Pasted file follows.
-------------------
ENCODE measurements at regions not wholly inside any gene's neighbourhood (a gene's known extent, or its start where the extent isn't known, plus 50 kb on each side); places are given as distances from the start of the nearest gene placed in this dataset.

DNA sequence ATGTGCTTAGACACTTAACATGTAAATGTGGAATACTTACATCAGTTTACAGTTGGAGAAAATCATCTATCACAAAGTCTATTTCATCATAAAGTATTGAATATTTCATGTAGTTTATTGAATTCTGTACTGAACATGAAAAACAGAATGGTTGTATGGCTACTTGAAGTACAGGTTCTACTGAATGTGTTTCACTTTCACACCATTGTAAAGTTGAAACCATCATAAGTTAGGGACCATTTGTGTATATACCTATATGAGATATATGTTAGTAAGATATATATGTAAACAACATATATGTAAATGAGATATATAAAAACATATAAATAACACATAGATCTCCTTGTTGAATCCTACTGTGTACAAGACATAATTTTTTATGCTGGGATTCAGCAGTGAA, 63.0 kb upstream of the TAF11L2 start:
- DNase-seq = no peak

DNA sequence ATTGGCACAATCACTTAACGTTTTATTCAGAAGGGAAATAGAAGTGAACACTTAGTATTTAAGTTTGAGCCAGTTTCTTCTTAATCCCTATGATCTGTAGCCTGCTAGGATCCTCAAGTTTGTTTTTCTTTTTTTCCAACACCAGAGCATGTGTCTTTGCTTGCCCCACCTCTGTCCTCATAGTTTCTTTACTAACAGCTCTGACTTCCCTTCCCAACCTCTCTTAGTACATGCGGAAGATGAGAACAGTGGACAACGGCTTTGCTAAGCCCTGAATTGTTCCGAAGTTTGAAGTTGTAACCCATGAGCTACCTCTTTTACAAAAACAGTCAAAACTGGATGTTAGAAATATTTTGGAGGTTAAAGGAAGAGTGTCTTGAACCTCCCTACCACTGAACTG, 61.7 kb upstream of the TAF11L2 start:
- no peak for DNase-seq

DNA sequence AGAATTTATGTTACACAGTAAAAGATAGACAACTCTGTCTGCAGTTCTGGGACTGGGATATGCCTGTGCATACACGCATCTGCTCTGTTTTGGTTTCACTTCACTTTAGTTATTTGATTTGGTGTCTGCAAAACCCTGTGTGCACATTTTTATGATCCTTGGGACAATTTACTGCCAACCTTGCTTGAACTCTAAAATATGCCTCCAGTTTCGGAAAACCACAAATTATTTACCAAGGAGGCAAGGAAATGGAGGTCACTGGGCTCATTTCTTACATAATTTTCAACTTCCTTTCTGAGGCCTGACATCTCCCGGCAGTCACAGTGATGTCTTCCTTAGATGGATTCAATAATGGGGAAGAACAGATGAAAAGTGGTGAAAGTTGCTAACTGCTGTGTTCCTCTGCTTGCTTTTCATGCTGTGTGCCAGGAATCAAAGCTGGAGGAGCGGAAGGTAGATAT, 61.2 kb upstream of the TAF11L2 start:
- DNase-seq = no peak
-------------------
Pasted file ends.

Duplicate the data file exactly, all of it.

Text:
ENCODE measurements at regions not wholly inside any gene's neighbourhood (a gene's known extent, or its start where the extent isn't known, plus 50 kb on each side); places are given as distances from the start of the nearest gene placed in this dataset.

DNA sequence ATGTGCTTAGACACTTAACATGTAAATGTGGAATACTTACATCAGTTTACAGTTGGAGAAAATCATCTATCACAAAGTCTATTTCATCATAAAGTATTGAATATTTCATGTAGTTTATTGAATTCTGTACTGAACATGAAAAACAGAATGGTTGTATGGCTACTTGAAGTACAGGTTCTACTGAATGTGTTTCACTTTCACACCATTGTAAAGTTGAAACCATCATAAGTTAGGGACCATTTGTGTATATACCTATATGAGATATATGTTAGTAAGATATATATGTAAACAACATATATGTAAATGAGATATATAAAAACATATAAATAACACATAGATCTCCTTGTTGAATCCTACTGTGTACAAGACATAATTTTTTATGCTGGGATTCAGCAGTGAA, 63.0 kb upstream of the TAF11L2 start:
- DNase-seq = no peak

DNA sequence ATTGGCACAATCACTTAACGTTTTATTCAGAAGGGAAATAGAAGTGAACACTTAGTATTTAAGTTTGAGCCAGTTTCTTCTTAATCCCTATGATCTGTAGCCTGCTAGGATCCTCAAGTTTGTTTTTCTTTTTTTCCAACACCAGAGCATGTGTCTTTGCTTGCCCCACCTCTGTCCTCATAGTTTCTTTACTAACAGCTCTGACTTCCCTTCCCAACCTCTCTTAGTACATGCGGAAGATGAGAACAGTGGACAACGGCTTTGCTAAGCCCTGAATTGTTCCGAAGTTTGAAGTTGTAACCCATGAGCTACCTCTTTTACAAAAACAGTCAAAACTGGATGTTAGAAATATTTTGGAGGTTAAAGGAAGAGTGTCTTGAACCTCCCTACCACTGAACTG, 61.7 kb upstream of the TAF11L2 start:
- no peak for DNase-seq

DNA sequence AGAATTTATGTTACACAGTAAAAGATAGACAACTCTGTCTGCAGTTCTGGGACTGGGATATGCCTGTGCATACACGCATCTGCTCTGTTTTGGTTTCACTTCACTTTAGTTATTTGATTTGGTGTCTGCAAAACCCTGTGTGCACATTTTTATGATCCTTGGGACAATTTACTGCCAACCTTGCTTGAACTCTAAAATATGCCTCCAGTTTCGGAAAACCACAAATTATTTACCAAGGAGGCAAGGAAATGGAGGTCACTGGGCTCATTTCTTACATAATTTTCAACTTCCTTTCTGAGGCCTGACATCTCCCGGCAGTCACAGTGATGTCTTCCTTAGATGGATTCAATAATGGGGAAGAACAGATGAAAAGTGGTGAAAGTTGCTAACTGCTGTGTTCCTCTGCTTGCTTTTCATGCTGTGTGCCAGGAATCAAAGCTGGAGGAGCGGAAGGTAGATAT, 61.2 kb upstream of the TAF11L2 start:
- DNase-seq = no peak